The Abuja Pottery & Michael Cardew

A Colonial Review

Michael Cardew in 1936 - courtesy of the Guardian

Who was Cardew?

Michael Ambrose Cardew was a British studio potter born in 1901. Cardew is well-known for being the first apprentice potter at the Bernard Leach Pottery in Cornwall, where he worked in the seventeenth-century English slipware tradition. Following the onset of the Second World War, hand-made ceramics became irrelevant and unnecessary, prompting Cardew to accept a salaried role in the Colonial Service as a ceramist at the elite Achimota School in Ghana.

It is at this point where we must examine the motives for Cardew’s journey to Africa: Ghanaian pottery was a well-established traditional craft. The Achimota school had not requested a studio potter, but had been assigned one by the British Colonial Service. It appears that Cardew’s initial intentions for travelling to Afrcia was not for the benefit of African pottery, but for the benefit of the Cardew and the Colonial Service.


Eventually, the school’s pottery department turned to industrial-style manufacture to provide pottery for British West Africa. Principally serving the army and the rubber trade, the new pottery in Alajo was ultimately unsuccessful – it failed to become profitable, apprentices rebelled, and the kilns were failing. The Alajo pottery eventually closed in 1945, so Cardew relocated to Vume on the southern Ghanaian coast, where he ran another unsuccessful pottery. He returned to England in 1948.

Keen to return to Africa, Cardew was offered the position of Pottery Officer in Abuja, Northern Nigeria, now known as Suleja. His time at the Abuja Pottery Training Centre, working alongside British and Nigerian potters, will be the focus of this blog post.

Not dissimilar to his time spent in Ghana, Cardew was appointed by a colonial office to bring British studio pottery techniques to West African communities.

The Abuja Pottery Training Centre

The traditional local pottery in Abuja was known as Gwari pottery. This type of ceramic centred around domestic and functional pots, made by coiling, pinching, and beating clay. They were distinctively decorated with geometric patterns and motifs inspired by the natural world, including lizards, birds, crocodiles, and insects.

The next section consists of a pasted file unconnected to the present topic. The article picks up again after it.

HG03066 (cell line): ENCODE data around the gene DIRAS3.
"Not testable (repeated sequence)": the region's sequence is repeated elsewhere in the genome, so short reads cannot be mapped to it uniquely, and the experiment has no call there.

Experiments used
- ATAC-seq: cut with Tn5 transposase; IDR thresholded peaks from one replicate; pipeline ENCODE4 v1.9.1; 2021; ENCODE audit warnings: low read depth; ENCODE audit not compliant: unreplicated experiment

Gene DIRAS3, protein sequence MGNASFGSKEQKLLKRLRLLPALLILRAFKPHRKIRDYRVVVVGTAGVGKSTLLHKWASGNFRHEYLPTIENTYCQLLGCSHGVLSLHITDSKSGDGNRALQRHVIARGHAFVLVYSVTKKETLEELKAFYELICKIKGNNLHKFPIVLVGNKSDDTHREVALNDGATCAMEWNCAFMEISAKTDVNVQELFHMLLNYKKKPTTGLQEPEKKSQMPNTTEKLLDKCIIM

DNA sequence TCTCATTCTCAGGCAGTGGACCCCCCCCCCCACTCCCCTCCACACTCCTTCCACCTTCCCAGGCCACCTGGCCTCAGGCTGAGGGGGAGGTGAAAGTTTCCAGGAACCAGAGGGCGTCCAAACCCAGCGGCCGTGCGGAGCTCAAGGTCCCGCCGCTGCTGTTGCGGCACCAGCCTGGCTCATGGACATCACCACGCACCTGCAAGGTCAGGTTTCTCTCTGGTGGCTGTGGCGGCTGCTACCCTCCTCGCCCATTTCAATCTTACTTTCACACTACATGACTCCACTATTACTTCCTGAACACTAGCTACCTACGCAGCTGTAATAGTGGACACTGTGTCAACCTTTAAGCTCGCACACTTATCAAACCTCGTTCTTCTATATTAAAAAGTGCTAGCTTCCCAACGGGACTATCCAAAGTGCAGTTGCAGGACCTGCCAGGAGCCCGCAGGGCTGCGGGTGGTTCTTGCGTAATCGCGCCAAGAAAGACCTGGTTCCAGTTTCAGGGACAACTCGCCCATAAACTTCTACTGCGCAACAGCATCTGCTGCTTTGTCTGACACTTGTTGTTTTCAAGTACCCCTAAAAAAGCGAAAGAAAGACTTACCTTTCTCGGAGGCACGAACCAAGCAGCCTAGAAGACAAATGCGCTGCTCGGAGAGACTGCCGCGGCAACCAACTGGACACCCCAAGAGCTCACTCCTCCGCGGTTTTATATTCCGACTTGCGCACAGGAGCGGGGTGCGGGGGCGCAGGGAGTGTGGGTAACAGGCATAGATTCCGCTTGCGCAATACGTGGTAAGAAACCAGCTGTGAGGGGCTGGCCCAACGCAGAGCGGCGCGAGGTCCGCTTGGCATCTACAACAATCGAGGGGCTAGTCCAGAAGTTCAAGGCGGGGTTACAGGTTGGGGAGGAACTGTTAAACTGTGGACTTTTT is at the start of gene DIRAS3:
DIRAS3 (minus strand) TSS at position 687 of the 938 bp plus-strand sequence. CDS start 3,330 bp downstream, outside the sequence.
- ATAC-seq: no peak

With an admiration for the robust and practical Gwari vessels, Cardew’s intention was to combine British studio pottery techniques, such as glazing and wheel throwing, with the Gwari forms and decorative traditions. Cardew carried the master-apprentice model to Africa based on his belief “that Africans should not make the ‘blind leap’ from ‘primitive’ to twentieth-century life and should, accordingly, undergo some kind of apprenticeship, reproducing the various stages of European development” (1).

Despite the fact that existing Gwari pottery techniques were complex and long-established, Cardew’s purpose in Nigeria was to teach people new skills, whether they needed them or not. He introduced modern tableware to the Abuja Pottery in the form of glazed earthenware, with a new sgraffito technique that involved sketching Gwari designs into the slip; Cardew felt that this would satisfy the need to introduce new techniques, whilst appealing to the “primitive” (as described by Cardew himself) tastes of the local people. For this, he needed to import a different type of clay that was able to withstand the intense firing temperatures. He also needed to import the glazes themselves.

Ladi Kwali

Ladi Kwali was born in 1925 in the Gwari region of Nigeria. Pottery was traditionally considered a women’s craft, and Kwali learned to coil pots as a child. She later became a master potter, and one of the few women to join the Abuja Pottery Training Centre. The fact that Cardew’s pottery upheld a clear gender divide is something that is often overlooked in scholarship. As a white male, Cardew was able to turn a traditionally female craft into an art form, demonstrating how colonialism and patriarchy are mutually upholding. 

Having mastered Western techniques under Cardew’s tutelage, such as the wheel, he encouraged Kwali to combine her knowledge of traditional Gwari methods with Western techniques including glazing and kiln firing. This resulted in a fusion of traditional Nigerian ceramics and Western studio pottery. As well as pots, she also made bowls, mugs, and dishes, decorated by dipping the vessels in red or white slip and then scratching the designs into the slip using a porcupine quill.